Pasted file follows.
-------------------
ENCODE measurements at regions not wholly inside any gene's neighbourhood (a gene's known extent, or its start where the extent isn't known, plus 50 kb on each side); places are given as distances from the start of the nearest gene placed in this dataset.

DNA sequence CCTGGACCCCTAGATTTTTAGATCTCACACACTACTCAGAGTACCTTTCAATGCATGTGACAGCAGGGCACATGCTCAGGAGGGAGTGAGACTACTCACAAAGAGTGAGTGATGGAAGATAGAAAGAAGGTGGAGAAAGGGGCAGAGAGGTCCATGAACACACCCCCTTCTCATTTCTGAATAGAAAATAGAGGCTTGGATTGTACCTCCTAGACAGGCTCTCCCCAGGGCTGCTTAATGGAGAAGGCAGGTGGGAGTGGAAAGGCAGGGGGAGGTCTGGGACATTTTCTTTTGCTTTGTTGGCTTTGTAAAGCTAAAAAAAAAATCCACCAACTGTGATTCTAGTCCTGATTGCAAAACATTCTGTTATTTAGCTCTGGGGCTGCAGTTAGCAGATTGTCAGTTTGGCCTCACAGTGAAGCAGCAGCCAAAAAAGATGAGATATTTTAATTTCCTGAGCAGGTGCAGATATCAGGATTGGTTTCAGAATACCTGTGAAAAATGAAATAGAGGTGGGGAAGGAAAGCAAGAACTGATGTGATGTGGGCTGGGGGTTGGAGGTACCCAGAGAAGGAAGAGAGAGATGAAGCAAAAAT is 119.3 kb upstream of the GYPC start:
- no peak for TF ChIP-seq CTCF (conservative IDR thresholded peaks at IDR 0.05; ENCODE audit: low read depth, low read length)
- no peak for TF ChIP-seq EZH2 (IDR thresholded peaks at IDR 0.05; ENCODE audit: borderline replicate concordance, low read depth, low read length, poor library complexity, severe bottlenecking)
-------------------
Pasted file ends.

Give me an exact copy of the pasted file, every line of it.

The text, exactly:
ENCODE measurements at regions not wholly inside any gene's neighbourhood (a gene's known extent, or its start where the extent isn't known, plus 50 kb on each side); places are given as distances from the start of the nearest gene placed in this dataset.

DNA sequence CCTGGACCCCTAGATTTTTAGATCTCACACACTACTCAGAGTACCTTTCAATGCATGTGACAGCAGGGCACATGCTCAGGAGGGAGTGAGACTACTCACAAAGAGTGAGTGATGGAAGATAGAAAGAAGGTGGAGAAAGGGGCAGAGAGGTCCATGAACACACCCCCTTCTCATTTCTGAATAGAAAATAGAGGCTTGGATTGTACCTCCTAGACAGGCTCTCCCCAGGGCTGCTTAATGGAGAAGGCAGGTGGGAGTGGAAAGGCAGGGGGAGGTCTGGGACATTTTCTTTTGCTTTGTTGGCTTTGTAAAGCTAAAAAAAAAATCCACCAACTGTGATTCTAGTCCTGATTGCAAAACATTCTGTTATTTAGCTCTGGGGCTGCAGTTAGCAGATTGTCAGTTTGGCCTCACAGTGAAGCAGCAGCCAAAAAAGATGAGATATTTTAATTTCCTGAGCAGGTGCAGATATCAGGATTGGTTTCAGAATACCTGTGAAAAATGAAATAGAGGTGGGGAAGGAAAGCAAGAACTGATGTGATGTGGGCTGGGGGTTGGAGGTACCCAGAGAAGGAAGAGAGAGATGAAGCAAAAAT is 119.3 kb upstream of the GYPC start:
- no peak for TF ChIP-seq CTCF (conservative IDR thresholded peaks at IDR 0.05; ENCODE audit: low read depth, low read length)
- no peak for TF ChIP-seq EZH2 (IDR thresholded peaks at IDR 0.05; ENCODE audit: borderline replicate concordance, low read depth, low read length, poor library complexity, severe bottlenecking)